Apple has submitted a patent that describes a better method of detecting water in an electronic device. In other words, Apple has devised a way to know if your iPhone has been in a pool (for example) before you try to return it to an Apple Store as defective.
The patent describes a method of covering up an internal electronics sensor with a glob of water-soluble glue, which dissolves and reveals the sensor when exposed to water. The appearance of the sensor would tip off anyone examining the phone to water exposure. There are a number of different methods described in the patent, but they all follow that basic idea.
I question this research. Should Apple dedicate so much time and effort into uncovering customers' mistakes? Wouldn't it be better to spend that time making iPhones just more resistant to liquids?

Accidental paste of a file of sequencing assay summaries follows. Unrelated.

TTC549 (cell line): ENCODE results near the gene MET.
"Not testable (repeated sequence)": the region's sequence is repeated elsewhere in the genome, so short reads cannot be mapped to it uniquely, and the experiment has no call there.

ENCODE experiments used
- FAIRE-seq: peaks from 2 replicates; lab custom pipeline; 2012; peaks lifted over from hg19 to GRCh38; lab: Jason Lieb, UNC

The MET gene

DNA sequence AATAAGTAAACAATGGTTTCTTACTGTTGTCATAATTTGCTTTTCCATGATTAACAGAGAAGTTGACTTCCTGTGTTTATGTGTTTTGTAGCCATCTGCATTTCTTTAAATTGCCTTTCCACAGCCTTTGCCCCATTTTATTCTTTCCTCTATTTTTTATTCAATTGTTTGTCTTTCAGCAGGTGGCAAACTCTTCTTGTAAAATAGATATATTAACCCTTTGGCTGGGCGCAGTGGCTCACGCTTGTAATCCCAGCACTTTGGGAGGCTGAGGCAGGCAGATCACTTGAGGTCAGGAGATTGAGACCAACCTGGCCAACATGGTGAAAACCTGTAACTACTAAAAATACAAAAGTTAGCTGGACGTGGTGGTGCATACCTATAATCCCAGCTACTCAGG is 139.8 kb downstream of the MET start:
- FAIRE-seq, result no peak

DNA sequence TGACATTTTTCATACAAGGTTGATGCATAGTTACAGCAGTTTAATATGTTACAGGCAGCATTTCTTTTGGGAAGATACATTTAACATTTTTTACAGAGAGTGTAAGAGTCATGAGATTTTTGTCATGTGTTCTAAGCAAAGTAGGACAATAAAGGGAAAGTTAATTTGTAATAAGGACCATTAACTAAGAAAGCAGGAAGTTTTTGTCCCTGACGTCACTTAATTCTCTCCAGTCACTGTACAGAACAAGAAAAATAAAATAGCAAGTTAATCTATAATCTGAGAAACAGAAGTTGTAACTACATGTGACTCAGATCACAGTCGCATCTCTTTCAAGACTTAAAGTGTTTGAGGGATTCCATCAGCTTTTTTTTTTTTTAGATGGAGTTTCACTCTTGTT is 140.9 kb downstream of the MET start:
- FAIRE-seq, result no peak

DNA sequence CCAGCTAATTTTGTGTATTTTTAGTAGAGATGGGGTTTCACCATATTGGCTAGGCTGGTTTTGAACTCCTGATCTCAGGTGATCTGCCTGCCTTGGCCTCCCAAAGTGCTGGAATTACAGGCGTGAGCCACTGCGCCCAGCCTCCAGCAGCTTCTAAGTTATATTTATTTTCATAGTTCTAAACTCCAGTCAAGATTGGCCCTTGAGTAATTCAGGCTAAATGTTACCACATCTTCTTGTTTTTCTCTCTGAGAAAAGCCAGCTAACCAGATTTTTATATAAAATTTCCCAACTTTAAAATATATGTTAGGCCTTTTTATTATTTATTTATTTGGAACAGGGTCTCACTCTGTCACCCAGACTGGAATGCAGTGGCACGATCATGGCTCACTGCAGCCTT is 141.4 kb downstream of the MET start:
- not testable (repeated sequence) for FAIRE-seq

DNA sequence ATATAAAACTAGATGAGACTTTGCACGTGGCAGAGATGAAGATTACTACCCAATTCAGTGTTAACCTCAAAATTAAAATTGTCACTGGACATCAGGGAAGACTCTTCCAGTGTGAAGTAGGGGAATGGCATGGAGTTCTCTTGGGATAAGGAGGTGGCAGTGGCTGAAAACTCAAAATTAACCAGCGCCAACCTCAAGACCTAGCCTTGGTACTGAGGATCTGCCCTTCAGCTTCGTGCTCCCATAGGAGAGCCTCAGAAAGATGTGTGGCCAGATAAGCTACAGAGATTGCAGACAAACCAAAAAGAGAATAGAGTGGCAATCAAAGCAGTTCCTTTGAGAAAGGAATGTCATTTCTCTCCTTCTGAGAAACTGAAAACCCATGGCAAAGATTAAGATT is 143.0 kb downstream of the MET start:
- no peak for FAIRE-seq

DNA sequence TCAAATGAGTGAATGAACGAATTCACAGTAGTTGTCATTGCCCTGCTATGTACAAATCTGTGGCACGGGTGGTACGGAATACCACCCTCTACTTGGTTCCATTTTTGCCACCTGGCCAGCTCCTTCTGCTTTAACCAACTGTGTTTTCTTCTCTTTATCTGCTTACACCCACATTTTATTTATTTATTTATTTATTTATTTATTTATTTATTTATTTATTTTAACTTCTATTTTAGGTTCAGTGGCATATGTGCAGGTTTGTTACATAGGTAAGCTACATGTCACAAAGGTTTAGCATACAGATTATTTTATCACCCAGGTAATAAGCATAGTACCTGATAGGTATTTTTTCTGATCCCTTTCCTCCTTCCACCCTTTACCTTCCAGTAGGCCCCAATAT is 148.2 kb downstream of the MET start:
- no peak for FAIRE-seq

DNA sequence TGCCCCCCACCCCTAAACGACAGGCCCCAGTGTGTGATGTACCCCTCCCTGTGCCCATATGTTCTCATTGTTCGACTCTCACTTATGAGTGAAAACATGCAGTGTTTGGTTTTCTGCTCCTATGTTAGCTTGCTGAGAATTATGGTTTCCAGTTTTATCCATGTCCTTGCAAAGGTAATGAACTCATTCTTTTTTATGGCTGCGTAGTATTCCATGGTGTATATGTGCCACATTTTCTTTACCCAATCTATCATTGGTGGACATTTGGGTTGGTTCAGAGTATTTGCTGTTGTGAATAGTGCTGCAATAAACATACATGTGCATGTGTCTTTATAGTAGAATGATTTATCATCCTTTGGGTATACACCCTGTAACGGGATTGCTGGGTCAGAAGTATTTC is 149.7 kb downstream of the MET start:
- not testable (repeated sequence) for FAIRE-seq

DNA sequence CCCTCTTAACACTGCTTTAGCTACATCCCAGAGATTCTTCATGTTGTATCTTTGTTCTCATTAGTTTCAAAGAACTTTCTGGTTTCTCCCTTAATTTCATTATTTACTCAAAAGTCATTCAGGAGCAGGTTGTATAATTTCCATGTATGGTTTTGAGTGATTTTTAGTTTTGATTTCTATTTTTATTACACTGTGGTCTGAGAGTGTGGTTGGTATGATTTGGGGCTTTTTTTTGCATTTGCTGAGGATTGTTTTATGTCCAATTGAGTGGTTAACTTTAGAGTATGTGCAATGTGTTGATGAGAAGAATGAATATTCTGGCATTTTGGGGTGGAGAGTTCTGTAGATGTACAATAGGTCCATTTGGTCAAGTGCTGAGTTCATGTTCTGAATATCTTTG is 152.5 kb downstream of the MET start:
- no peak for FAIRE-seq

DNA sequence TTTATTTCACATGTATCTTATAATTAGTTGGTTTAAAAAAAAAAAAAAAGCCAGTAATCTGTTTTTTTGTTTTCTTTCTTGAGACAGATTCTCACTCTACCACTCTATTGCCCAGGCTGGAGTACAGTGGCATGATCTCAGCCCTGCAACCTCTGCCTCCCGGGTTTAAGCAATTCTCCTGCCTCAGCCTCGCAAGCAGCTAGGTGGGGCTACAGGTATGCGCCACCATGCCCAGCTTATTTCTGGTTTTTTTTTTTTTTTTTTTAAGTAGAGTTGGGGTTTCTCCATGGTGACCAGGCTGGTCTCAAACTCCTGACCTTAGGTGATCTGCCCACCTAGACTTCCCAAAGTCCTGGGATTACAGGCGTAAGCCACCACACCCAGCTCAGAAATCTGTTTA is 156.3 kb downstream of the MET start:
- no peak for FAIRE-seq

Then again, that's easy for me to say, but burdensome for Apple to replace all of the devices that suffer water damage every year. If a patent like this helps Apple avoid some of those costs, maybe that's better for both the company and its customers.
- Key specs
- Reviews • 12
- Form factor Tablet
- Operating system iOS (8)
- Screen size 9.7 inches
- Storage type Internal storage (16 GB, Flash)
- Maximum battery life Up to 10 hours
- Dimensions 9.4 x 6.6 x 0.24 in
- Weight 0.96 lb
- Announced 2014-10-16
Apple iPhone 6